TELEGRAPH JOURNAL p.1
Fisheries - Salmon council calls for reduced harvest
Shawn Berry, Legislature Bureau
24 Jun 2013 12:05PM
FREDERICTON – Faced with the threat of increased commercial harvesting of wild Atlantic salmon off the coast of Greenland, the New Brunswick Salmon Council is pleading with recreational anglers in this province to reduce their harvest.
The request comes after the North Atlantic Salmon Conservation Organization was unsuccessful in trying to stop the factory sales of wild Atlantic salmon in Greenland and to set a cap on that country’s subsistence fishery.
The council said in a news release Monday that the result will see a Greenland fishery with a potential harvest of as much as 75 metric tons of large salmon, or about 22,000 large salmon, mostly of North American origin.
“This could be disastrous for salmon conservation efforts in Canada and the U.S. where wild Atlantic salmon are at or near their lowest levels in history, including endangered populations of the St. John River system, where efforts are underway to improve fish passage,” the council said.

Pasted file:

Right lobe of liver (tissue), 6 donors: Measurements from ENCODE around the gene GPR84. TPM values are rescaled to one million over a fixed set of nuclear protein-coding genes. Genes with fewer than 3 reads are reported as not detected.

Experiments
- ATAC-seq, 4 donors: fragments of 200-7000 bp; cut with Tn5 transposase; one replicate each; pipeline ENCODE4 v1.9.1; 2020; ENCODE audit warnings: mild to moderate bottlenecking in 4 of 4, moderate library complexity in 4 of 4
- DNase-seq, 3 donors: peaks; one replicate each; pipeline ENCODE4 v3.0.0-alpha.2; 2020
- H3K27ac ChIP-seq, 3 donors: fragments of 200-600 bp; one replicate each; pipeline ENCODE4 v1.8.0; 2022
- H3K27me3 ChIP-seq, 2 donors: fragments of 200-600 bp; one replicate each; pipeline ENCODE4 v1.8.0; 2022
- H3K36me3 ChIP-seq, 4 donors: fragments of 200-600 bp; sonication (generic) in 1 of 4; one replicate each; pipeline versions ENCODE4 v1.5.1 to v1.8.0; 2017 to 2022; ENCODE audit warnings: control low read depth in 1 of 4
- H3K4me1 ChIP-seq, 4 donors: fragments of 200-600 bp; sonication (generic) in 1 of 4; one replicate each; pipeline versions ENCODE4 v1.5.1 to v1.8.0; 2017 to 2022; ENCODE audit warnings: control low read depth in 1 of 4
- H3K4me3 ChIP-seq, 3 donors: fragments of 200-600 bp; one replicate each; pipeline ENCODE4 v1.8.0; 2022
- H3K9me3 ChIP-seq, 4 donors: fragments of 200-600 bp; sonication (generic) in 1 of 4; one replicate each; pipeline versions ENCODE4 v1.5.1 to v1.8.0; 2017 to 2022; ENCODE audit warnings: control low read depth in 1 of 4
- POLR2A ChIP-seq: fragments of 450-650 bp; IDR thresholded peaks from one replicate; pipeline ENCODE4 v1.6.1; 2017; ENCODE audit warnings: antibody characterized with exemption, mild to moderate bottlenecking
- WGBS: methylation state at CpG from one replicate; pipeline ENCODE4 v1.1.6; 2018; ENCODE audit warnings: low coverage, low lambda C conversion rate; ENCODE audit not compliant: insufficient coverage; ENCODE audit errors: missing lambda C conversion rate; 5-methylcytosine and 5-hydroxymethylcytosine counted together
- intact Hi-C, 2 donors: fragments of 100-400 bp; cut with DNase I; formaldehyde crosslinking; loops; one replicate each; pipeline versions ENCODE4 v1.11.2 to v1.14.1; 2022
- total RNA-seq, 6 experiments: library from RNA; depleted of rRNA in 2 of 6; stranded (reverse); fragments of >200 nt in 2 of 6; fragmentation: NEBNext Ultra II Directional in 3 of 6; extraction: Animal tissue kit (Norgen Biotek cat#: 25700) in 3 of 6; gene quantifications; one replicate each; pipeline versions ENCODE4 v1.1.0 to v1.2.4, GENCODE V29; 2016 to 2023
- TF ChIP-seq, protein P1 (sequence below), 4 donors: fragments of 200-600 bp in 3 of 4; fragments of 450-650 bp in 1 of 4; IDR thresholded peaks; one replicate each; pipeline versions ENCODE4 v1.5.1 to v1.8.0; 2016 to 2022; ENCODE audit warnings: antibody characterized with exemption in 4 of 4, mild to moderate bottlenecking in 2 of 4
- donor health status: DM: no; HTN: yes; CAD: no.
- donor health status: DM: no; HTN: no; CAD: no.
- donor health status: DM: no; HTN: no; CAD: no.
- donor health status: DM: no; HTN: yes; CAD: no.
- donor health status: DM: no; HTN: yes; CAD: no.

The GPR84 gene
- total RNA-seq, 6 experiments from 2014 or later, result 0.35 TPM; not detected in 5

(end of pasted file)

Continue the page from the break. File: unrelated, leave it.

During the NASCO meetings, Greenland argued that Canadian fisheries take many more fish annually than are harvested in the Greenland fishery, which begins in mid-August and usually runs until late October.
In 2012, the combined harvest by recreational anglers and First Nations was estimated by the International Council for the Exploration of the Sea to be 135 tonnes, whereas the Greenland fishery harvested 34 tonnes as a subsistence fishery that included 13 tonnes of factory sales.
“The Greenlanders have a valid point. How can Canada expect fishermen in Greenland to curtail their fisheries when their harvests are far outstripped by what is taken here in Canadian waters?” said John Bagnall, president of the NBSC.
“The ASF is meeting with Canadian officials to impress upon them the importance of practising precautionary management and curtailing harvests in all salmon fisheries, especially where populations are not meeting spawning targets or where the health of salmon populations are unknown due to inadequate assessment, and we need to support them in that effort,” Bagnall said.
The council is urging New Brunswick anglers to consider releasing all grilse that they catch during the 2013 season.